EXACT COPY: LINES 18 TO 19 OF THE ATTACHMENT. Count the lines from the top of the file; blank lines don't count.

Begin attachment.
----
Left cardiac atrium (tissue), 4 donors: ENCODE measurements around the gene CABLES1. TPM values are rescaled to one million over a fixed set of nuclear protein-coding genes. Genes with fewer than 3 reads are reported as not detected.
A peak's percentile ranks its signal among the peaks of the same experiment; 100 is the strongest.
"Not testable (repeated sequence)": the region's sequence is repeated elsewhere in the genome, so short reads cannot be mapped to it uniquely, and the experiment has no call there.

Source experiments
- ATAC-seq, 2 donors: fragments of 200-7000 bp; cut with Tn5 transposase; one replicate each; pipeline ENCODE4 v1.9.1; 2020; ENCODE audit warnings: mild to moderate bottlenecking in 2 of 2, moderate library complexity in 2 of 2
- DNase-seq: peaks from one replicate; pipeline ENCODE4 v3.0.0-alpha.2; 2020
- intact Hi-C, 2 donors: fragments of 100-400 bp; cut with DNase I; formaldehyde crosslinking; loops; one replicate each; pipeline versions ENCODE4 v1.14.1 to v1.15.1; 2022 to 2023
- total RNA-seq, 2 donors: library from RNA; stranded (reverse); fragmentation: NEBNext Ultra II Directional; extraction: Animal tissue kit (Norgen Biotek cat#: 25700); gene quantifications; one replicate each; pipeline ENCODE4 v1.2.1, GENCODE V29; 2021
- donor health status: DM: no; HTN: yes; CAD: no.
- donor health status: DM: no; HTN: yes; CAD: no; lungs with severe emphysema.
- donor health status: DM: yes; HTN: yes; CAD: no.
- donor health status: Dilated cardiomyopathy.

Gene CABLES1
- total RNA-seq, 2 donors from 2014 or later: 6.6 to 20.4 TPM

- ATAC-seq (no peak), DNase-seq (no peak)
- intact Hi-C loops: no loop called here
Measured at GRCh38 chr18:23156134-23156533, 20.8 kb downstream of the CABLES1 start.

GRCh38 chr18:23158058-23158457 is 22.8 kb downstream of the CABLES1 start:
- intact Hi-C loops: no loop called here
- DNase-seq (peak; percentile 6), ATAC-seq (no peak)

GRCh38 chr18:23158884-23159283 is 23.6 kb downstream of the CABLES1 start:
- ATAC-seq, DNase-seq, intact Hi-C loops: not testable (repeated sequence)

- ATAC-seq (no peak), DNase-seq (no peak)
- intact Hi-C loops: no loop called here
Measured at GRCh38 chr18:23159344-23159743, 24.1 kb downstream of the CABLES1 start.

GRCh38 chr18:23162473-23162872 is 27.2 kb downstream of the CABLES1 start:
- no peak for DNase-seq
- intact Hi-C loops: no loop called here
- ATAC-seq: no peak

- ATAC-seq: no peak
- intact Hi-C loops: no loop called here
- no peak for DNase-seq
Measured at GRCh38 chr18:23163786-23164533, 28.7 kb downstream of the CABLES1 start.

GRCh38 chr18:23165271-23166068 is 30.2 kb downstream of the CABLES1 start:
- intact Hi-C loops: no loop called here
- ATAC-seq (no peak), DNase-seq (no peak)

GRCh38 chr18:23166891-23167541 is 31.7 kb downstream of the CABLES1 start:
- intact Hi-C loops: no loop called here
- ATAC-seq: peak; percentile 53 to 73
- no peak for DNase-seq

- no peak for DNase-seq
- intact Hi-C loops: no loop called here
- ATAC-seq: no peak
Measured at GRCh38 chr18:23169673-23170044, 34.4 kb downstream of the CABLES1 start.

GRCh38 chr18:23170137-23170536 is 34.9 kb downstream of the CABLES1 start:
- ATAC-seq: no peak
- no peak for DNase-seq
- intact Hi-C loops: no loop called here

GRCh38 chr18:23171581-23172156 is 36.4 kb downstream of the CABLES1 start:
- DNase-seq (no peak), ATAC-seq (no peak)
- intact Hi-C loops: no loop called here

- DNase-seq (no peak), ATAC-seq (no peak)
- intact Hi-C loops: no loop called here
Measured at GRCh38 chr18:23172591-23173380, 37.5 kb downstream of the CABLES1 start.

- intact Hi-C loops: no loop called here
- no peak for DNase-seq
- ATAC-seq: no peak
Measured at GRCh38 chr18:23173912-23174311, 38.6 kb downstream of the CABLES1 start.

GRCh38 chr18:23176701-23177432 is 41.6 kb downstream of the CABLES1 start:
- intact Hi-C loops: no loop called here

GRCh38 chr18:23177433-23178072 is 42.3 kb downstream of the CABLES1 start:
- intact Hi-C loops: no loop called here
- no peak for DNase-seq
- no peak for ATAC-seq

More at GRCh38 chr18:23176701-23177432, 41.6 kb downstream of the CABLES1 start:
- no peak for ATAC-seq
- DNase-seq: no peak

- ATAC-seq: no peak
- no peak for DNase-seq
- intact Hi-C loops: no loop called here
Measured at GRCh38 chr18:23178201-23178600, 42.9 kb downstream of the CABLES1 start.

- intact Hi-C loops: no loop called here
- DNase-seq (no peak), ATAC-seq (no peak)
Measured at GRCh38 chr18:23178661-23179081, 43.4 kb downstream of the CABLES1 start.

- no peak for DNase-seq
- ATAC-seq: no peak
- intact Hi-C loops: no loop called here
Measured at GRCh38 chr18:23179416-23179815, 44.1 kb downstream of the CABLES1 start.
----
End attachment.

GRCh38 chr18:23158058-23158457 is 22.8 kb downstream of the CABLES1 start:
- intact Hi-C loops: no loop called here